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Forty-niner in Utah, Bibliography page 209

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Identifier /tanner/image/forty_niner.xml
Title A Forty-niner in Utah with the Stansbury Exploration of Great Salt Lake: Letters and Jounral of John Hudson, 1848-50
Creator Hudson, John, 1826-1850
Subject Frontier and pioneer life; Letters; Diaries -- Authorship; Mormons
Subject Local Mormons --Utah--Biography; Frontier and pioneer life --Utah; West (U.S.) --Description and travel; Utah --Description and travel
Description John Hudson, artist and writer, chronicles his travels from New York City across the Plains towards California to partake in the Gold Rush. What was to have been a temporary stop in Salt Lake City stretches to sixteen months and includes participation in Captain Howard Stansbury's expedition of the Great Salt Lake.
Publisher Tanner Trust Fund University of Utah Library, Salt Lake City, Utah
Contributors Madsen, Brigham D.; Cooley, Everett L.; Tyler, S. Lyman; Ward, Margery W.
Type Text
Format image/png
Language eng
Relation Is part of: Utah, the Mormons, and the West, no. 11
Coverage Time: 1848-50
Rights Management University of Utah, Copyright 2001
Holding Institution J. Willard Marriott Library, University of Utah.
Source Physical Dimensions 14.75 cm x 23 cm
Source Characteristics Printed Hard Cover Book
Scanning Technician Karen Edge
Metadata Cataloger Kenning Arlitsch; Jan Robertson
ARK ark:/87278/s6v1242x
Topic Mormons; Frontier and pioneer life; United States, West; Utah; Letters; Diaries--Authorship
Setname uum_ttb
Date Created 2005-04-20
Date Modified 2011-04-07
ID 327931
Reference URL https://collections.lib.utah.edu/ark:/87278/s6v1242x

Page Metadata

Identifier 238.gif
Title Forty-niner in Utah, Bibliography page 209
Description Bibliography To a historian accustomed to working with writers and materials concerned with the American Far West, the task of preparing notes to support and explain John Hudson's eight months' sojourn in the New York City of 1848-49 and his trip from the East to Kansas City has been a pleasant excursion into the fascinat- ing social, political, and economic life of the area and time. Hudson's wide- ranging interests in the cultural milieu of New York led to an examination of such delightful reminiscences as The Diary of George Templeton Strong, whose witty and incisive comments on his time have been presented to us through the efforts of the editors Allan Nevins and Milton H. Thomas. Of the many other sources used, special mention should also be made of Isaac N. I? Stokes's The Zconography of Manhattan Island, 1498-1909, and Ezekiel I? Belden's New York: Past, Present, and Future, A Description of Its Present Condition and an Estimate of Its Future Increase (1849). For the identification of individuals and firms referred to by Hudson, John Daggett's New York City Directory (1849) was most helpful as was the History and General Directory of the Borough of Birmingham (1849) for the English counterparts. And the New York Tribune and New York Herald provided the specifics for such things as the arrival and departure of ships and especially the particulars concerning the formation and bon voyage of the Colony Guard to California. As the eager argonauts set out for the West, Hudson was intrigued by the similarities between his journey and that of his famous countryman, Charles Dickens, seven years earlier. The young adventurer's references to the famous author's works led to a reading of Dickens's American Notes and two novels, Dombey and Son and The Life and Adventures of Martin Chuzzlewit. For descriptions of the various cities through which the Colony Guard passed, in addition to specific histories, the editor found much help from the various Guide books prepared in the 1930s under the Federal Writers' Projects or Programs of the Work Projects Administration. There seems to be a fascination with the story of steamboat travel on the western rivers, and while the bibliography lists the various books, particular mention should be focused on James Hall's The West, Its Commerce and Navigation (1848) which, as its title suggests, covers a much broader range of topics as well. At the edge of the plains, Hudson began keeping a journal which has been lost, and as a result, this segment of his journey remains obscured. Of all the sources examined which set the stage for the overland trek, the most colorful and informative was the Mormon newspaper, The Frontier Guardian. The actual crossing of the Continent by the Colony Guard has been saved from absolute anonymity by the references which J. Goldsborough Bruff made con- cerning the Guard in the famous account, Gold Rush: The ]ournals, Drawings, and Other Papers of J. Goldsborough gruff, April 2, 1849-July 20, 1851, edited by Georgia W. Read and Ruth Gaines. In Salt Lake Valley, various journals and diaries kept by Mormon pioneers were very helpful in giving background information about events and indi- viduals mentioned by Hudson. On the Mormon Frontier: The Diary of Hosea 209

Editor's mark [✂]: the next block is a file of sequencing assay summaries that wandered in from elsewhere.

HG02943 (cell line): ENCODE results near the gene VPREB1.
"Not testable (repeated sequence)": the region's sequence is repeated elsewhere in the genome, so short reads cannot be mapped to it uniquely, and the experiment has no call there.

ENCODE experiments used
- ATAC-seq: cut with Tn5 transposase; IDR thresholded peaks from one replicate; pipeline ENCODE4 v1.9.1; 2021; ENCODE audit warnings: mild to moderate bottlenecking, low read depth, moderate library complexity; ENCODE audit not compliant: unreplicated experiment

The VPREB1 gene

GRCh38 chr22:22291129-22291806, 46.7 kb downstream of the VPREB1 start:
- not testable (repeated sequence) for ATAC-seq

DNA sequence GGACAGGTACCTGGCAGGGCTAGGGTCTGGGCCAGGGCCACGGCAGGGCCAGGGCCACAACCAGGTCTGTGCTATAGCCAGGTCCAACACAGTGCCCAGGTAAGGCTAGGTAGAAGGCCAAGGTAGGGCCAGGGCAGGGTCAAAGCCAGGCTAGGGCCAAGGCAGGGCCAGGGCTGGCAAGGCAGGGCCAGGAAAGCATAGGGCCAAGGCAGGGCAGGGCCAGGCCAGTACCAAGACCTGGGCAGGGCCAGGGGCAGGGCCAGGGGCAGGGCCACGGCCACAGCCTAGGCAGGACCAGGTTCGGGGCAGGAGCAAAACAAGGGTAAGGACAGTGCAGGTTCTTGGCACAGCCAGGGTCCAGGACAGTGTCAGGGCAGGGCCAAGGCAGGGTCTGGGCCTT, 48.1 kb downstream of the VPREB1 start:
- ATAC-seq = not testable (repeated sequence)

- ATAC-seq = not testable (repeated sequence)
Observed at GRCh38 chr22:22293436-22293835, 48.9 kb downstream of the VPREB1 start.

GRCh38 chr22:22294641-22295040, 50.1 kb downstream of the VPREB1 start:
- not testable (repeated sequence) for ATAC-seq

Format image/png
Source A Forty-niner in Utah with the Stansbury Exploration of Great Salt Lake: Letters and Journal of John Hudson, 1848-50
Setname uum_ttb
Date Created 2005-04-14
Date Modified 2005-04-14
ID 327881
Reference URL https://collections.lib.utah.edu/ark:/87278/s6v1242x/327881